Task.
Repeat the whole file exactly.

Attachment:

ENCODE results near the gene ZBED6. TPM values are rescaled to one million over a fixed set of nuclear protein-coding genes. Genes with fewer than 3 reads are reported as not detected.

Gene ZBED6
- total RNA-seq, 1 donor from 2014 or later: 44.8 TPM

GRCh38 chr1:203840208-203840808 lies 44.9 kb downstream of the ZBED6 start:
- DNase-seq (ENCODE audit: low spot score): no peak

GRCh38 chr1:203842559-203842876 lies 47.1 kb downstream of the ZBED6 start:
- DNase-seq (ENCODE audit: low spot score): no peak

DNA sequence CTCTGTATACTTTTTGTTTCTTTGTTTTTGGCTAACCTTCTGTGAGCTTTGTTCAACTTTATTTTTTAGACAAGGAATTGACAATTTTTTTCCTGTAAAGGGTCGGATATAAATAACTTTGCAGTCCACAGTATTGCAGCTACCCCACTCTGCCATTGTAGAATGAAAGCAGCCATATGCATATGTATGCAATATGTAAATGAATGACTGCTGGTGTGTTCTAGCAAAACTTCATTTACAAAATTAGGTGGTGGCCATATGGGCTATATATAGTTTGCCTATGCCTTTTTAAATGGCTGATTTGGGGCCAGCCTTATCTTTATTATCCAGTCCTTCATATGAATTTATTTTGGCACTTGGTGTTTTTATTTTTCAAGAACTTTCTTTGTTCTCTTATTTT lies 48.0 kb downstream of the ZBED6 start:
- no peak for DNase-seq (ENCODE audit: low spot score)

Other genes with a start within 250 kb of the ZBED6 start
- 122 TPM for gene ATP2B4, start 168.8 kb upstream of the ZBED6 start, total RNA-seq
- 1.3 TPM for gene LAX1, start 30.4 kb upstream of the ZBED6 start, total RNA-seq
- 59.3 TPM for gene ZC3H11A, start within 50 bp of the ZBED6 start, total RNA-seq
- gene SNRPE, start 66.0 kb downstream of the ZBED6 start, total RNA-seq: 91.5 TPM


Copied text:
ENCODE results near the gene ZBED6. TPM values are rescaled to one million over a fixed set of nuclear protein-coding genes. Genes with fewer than 3 reads are reported as not detected.

Gene ZBED6
- total RNA-seq, 1 donor from 2014 or later: 44.8 TPM

GRCh38 chr1:203840208-203840808 lies 44.9 kb downstream of the ZBED6 start:
- DNase-seq (ENCODE audit: low spot score): no peak

GRCh38 chr1:203842559-203842876 lies 47.1 kb downstream of the ZBED6 start:
- DNase-seq (ENCODE audit: low spot score): no peak

DNA sequence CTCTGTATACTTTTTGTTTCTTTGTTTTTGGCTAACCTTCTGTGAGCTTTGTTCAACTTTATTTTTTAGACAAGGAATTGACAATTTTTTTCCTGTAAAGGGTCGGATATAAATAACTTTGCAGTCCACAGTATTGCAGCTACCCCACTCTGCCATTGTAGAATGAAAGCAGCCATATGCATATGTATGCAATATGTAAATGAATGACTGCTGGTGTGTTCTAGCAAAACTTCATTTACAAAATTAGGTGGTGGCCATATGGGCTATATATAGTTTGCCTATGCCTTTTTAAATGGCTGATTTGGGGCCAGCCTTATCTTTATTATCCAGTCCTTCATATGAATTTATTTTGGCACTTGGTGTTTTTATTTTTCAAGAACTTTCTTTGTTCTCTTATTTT lies 48.0 kb downstream of the ZBED6 start:
- no peak for DNase-seq (ENCODE audit: low spot score)

Other genes with a start within 250 kb of the ZBED6 start
- 122 TPM for gene ATP2B4, start 168.8 kb upstream of the ZBED6 start, total RNA-seq
- 1.3 TPM for gene LAX1, start 30.4 kb upstream of the ZBED6 start, total RNA-seq
- 59.3 TPM for gene ZC3H11A, start within 50 bp of the ZBED6 start, total RNA-seq
- gene SNRPE, start 66.0 kb downstream of the ZBED6 start, total RNA-seq: 91.5 TPM